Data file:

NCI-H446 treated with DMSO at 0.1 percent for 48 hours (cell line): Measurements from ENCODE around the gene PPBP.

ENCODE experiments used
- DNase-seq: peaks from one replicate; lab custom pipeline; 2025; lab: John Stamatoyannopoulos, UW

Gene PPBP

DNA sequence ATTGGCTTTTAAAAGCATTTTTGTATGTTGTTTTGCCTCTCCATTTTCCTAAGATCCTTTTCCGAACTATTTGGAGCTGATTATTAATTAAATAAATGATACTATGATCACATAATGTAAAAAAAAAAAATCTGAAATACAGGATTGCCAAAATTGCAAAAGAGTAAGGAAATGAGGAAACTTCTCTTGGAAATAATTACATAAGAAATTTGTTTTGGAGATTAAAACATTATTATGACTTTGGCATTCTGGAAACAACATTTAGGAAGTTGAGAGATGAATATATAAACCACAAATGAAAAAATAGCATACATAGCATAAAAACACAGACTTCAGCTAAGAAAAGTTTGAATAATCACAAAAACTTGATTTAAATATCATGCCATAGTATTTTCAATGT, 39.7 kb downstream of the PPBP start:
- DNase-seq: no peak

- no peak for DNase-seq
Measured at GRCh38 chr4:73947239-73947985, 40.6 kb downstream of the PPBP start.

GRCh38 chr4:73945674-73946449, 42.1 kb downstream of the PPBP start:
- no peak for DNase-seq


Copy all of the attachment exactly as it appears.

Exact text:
NCI-H446 treated with DMSO at 0.1 percent for 48 hours (cell line): Measurements from ENCODE around the gene PPBP.

ENCODE experiments used
- DNase-seq: peaks from one replicate; lab custom pipeline; 2025; lab: John Stamatoyannopoulos, UW

Gene PPBP

DNA sequence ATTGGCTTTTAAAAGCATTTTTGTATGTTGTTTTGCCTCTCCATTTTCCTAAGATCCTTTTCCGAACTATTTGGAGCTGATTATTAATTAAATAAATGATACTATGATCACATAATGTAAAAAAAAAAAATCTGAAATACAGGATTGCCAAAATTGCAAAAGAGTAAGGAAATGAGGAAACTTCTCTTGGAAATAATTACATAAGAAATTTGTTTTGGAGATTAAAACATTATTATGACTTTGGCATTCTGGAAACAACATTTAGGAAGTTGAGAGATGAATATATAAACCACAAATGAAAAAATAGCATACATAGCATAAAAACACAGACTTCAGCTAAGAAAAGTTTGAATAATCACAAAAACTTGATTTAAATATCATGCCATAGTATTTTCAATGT, 39.7 kb downstream of the PPBP start:
- DNase-seq: no peak

- no peak for DNase-seq
Measured at GRCh38 chr4:73947239-73947985, 40.6 kb downstream of the PPBP start.

GRCh38 chr4:73945674-73946449, 42.1 kb downstream of the PPBP start:
- no peak for DNase-seq